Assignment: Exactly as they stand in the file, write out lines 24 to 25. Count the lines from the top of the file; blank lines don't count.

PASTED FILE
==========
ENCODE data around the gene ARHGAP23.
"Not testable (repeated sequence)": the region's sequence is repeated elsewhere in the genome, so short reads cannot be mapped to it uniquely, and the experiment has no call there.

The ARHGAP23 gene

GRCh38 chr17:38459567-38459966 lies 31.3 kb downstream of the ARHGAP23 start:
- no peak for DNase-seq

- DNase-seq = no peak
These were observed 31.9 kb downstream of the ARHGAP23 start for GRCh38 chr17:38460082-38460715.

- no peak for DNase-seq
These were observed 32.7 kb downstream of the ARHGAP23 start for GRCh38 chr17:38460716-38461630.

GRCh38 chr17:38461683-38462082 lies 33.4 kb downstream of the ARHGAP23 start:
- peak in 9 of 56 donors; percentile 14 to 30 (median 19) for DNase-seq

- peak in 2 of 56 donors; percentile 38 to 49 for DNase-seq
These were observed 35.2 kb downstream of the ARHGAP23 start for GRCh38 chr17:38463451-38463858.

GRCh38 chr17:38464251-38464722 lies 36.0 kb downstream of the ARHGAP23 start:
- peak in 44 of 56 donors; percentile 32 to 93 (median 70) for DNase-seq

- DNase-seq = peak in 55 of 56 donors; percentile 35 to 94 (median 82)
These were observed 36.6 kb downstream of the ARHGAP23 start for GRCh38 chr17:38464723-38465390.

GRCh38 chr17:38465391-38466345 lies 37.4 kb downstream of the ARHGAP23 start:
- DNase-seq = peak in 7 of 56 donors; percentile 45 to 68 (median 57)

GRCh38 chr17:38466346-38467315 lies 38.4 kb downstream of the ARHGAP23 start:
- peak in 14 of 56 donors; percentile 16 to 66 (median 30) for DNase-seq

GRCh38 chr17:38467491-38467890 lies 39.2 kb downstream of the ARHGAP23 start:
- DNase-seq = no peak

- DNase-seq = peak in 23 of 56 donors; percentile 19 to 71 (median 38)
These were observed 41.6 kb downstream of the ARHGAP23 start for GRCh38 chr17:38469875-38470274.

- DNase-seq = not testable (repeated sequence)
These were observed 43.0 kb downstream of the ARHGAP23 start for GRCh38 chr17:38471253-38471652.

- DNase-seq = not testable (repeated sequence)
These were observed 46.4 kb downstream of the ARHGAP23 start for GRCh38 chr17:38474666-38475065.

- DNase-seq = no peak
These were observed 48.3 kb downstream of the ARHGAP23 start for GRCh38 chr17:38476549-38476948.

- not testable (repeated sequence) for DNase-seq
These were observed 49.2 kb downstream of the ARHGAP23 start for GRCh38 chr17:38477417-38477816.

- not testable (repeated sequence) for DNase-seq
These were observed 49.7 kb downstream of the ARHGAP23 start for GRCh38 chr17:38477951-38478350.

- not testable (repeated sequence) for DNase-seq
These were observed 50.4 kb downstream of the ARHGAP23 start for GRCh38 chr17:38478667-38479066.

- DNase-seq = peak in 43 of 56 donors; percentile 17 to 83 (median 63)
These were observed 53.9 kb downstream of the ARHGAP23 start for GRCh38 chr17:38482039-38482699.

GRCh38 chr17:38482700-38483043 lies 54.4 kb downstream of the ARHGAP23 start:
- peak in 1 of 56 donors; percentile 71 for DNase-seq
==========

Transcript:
- DNase-seq = peak in 23 of 56 donors; percentile 19 to 71 (median 38)
These were observed 41.6 kb downstream of the ARHGAP23 start for GRCh38 chr17:38469875-38470274.